How to increase efficiency, productivity and net profit in a private practice

There is an impression with healthcare practitioners everywhere that all a practice has to do to increase production is to increase the number of new patients. More new patients is often the universal solvent for an under-producing office.

However, attracting new patients is only 1 of 7 areas of a practice that lead to the efficiency, productivity and the overall net of a practice. There are 6 other areas of a practice that a doctor/practice owner can improve on to increase the profitability and gross income of an office without seeing a single increase in new patients. This does not mean that attracting new patients should be ignored, but what it does mean is that the other areas of the practice should be addressed with just as much importance as the new patient area. In order to improve those areas one must, for starters, know what those areas are. Below you will see the basic actions of each of these areas.

Personnel: A practice owner should know how to hire the right staff and know when and how to fire staff that aren’t productive. Holding onto non-compliant and under productive staff, at a time when unemployment is still high in most areas of the country and the employment pool is more qualified that it’s been in 25 years, is both poor management and foolish. A practice owner can learn how to monitor staff productivity and not judge staff on “feelings” or what other people say about certain staff. Learning how to objectively manage is a key to a productive, efficient and happy office. Part of this is knowing how to train staff on their jobs with proper job descriptions. Having known and applied office policy can make a staff operate in a coordinated fashion and work together as a team resulting in higher productivity and morale. How you hire, train, monitor and take care of your staff is the basic concept of this area. Making this area work properly requires good job descriptions and office policies that are known and understood by all staff as well as having effective statistical monitoring systems for all areas of the office, a good internal communication system and good communication skills by those managing the practice.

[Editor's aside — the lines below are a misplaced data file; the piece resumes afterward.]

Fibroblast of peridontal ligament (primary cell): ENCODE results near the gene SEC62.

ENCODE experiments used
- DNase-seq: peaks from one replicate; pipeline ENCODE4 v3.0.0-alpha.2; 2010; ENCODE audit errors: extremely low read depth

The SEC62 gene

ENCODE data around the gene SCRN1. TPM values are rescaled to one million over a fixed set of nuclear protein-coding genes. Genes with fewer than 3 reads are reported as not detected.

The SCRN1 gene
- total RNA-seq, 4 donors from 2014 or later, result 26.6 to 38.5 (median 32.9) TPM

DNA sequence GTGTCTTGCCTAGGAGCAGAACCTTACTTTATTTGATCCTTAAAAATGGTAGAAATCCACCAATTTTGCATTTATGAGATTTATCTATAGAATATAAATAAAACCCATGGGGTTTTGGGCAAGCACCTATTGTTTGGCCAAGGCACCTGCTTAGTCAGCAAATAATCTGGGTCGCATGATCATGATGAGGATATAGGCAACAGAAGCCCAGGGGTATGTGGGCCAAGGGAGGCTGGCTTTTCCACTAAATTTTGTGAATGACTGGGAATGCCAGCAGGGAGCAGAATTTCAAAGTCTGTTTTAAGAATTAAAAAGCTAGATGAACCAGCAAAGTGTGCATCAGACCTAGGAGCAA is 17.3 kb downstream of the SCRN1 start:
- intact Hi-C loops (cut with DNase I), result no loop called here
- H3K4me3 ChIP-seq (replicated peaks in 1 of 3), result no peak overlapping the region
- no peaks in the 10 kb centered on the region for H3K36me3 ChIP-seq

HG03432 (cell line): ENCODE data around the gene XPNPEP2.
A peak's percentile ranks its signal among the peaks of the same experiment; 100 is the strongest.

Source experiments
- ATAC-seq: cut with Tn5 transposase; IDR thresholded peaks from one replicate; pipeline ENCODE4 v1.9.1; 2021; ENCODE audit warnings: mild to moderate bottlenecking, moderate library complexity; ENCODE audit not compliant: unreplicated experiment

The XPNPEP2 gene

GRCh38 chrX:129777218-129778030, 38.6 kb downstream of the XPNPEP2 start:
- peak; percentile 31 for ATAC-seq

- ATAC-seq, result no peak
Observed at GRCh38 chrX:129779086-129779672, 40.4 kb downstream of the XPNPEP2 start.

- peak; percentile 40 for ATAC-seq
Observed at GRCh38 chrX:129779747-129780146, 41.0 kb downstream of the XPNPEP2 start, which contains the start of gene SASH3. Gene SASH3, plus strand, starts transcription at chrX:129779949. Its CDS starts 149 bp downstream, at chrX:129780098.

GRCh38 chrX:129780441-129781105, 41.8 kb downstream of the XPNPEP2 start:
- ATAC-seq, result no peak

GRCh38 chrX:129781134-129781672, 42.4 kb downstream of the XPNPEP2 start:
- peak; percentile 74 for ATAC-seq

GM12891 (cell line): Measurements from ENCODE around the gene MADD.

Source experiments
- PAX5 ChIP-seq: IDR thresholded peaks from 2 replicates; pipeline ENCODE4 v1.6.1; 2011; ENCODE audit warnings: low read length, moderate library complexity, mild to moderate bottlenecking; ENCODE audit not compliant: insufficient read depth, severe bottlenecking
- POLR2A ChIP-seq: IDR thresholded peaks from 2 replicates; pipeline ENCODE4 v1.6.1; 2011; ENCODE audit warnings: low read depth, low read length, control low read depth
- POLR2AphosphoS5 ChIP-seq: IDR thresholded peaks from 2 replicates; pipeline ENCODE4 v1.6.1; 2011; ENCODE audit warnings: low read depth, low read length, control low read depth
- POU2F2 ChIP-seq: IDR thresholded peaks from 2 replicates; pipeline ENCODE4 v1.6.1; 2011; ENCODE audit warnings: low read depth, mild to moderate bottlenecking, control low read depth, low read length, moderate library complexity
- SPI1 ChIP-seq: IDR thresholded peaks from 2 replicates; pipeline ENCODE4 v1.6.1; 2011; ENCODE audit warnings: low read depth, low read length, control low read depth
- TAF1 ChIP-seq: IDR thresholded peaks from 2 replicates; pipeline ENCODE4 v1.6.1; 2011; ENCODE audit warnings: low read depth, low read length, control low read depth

Treatment: Exams must be comprehensive and relationships must be built in a very limited amount of time. Value must be demonstrated through excellent care and communication by all personnel involved in any aspect of treatment delivery. Five minutes of sincere, honest and meaningful communication is worth more than 30 minutes of superficial chitchat. Treatment must be top notch using up to date methods and equipment. This area is the province of the doctor and where the “Doctor Hat” is worn.

Enrollment: A practice can increase the quality of case presentations and show more value for the services they are delivering through very simple, basic communication and sales skills. There is still plenty of money being spent these days. A practice must be better at showing value than a competitor down the street. A successful practice never makes a patient feel uncomfortable or pressured through poor case presentation and sales skills. Proper case presentation results in patients/clients knowing what they need and wanting the service and willing to look at how to work out the economics of the service needed. Also, having a good recall system and an excellent patient reactivation program can increase a practice’s production by one third or more.